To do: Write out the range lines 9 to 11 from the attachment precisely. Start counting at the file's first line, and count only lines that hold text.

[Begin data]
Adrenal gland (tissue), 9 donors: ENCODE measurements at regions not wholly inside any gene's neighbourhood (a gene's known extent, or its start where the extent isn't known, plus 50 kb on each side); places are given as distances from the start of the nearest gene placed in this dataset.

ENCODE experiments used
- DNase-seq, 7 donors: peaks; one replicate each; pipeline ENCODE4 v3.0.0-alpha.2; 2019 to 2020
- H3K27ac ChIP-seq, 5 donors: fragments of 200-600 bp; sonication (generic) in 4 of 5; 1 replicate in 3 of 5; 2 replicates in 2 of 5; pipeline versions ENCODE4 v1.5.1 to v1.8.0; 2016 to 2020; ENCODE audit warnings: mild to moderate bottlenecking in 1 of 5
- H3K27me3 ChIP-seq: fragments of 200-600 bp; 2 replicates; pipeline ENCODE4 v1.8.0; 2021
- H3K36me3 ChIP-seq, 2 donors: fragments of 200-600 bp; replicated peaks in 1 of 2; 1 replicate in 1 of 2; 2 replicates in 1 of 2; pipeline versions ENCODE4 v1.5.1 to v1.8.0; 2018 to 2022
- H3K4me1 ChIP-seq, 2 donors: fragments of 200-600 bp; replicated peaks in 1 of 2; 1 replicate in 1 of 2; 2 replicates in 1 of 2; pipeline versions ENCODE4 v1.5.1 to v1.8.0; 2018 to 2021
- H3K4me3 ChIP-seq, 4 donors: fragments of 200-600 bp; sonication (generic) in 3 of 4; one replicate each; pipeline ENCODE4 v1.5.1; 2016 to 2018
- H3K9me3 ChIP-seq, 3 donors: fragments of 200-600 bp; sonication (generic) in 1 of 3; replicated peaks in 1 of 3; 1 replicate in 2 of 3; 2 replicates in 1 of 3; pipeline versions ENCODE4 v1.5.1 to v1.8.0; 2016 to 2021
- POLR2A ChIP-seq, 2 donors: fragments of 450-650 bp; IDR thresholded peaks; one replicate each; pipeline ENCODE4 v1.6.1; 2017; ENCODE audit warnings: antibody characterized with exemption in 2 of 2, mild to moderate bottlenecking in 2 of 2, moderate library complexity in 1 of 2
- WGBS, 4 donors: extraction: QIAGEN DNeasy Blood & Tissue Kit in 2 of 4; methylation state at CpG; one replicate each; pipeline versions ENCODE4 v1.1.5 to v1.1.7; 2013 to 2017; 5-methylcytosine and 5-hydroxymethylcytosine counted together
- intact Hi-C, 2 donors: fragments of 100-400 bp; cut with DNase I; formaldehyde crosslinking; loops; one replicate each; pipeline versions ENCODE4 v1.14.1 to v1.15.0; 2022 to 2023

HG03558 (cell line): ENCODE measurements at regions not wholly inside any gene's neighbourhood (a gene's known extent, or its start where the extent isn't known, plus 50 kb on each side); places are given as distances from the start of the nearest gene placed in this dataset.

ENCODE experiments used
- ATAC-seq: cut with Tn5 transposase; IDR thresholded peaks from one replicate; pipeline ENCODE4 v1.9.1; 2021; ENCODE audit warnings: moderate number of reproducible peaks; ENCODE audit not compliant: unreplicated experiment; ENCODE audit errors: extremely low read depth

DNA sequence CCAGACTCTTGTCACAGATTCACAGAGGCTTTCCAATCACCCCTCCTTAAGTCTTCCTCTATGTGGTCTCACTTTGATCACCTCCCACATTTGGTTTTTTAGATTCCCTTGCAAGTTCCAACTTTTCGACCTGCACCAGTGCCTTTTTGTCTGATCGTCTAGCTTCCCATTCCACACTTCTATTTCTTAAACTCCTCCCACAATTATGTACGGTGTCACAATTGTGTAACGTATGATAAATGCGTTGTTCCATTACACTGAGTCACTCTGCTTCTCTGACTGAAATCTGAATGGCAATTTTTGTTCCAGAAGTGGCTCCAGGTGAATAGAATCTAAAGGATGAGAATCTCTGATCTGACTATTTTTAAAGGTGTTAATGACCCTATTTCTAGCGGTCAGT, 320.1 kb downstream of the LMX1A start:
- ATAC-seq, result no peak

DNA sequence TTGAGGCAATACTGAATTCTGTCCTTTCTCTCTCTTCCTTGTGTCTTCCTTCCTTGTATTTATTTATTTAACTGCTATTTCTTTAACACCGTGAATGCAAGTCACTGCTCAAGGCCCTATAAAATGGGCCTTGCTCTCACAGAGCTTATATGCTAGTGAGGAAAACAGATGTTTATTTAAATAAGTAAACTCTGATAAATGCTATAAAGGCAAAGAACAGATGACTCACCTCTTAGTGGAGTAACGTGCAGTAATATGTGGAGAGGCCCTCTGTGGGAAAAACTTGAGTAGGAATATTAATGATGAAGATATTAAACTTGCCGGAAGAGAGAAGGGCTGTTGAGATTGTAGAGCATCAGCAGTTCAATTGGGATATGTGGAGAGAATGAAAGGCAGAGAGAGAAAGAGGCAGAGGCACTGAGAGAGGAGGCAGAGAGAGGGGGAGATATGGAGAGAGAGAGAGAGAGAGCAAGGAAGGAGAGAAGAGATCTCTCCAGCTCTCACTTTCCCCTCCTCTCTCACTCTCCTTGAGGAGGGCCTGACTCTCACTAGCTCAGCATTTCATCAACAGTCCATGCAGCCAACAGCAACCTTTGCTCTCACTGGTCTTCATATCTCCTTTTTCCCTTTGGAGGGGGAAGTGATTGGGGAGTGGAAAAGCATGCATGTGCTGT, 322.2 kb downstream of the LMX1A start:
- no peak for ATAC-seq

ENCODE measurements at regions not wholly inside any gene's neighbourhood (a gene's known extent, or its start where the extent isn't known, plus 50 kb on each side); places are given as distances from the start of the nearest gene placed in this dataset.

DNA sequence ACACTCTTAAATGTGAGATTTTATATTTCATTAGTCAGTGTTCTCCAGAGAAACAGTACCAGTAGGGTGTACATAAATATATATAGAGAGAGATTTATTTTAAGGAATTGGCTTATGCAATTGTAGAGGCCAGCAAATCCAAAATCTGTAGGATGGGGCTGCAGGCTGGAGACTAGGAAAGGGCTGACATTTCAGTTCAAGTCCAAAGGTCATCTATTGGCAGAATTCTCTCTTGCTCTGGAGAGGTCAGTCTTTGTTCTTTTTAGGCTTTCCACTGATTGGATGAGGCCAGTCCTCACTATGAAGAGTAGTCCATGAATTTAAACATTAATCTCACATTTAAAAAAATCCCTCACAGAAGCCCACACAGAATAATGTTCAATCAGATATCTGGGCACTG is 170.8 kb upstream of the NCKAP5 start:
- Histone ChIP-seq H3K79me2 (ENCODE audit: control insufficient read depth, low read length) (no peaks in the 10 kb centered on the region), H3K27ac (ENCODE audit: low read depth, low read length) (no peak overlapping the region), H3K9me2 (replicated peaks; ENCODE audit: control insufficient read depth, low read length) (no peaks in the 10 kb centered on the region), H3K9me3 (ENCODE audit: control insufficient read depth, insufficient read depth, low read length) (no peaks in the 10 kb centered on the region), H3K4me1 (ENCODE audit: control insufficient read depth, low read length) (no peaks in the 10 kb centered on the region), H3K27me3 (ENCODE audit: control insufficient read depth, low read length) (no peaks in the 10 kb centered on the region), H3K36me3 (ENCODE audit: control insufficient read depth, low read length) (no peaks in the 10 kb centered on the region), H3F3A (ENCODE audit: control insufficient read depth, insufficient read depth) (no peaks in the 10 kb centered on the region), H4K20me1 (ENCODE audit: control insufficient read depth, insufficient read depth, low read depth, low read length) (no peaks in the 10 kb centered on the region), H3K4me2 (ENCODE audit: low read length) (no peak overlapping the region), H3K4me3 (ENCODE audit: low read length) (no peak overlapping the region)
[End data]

- H3K9me3 ChIP-seq, 3 donors: fragments of 200-600 bp; sonication (generic) in 1 of 3; replicated peaks in 1 of 3; 1 replicate in 2 of 3; 2 replicates in 1 of 3; pipeline versions ENCODE4 v1.5.1 to v1.8.0; 2016 to 2021
- POLR2A ChIP-seq, 2 donors: fragments of 450-650 bp; IDR thresholded peaks; one replicate each; pipeline ENCODE4 v1.6.1; 2017; ENCODE audit warnings: antibody characterized with exemption in 2 of 2, mild to moderate bottlenecking in 2 of 2, moderate library complexity in 1 of 2
- WGBS, 4 donors: extraction: QIAGEN DNeasy Blood & Tissue Kit in 2 of 4; methylation state at CpG; one replicate each; pipeline versions ENCODE4 v1.1.5 to v1.1.7; 2013 to 2017; 5-methylcytosine and 5-hydroxymethylcytosine counted together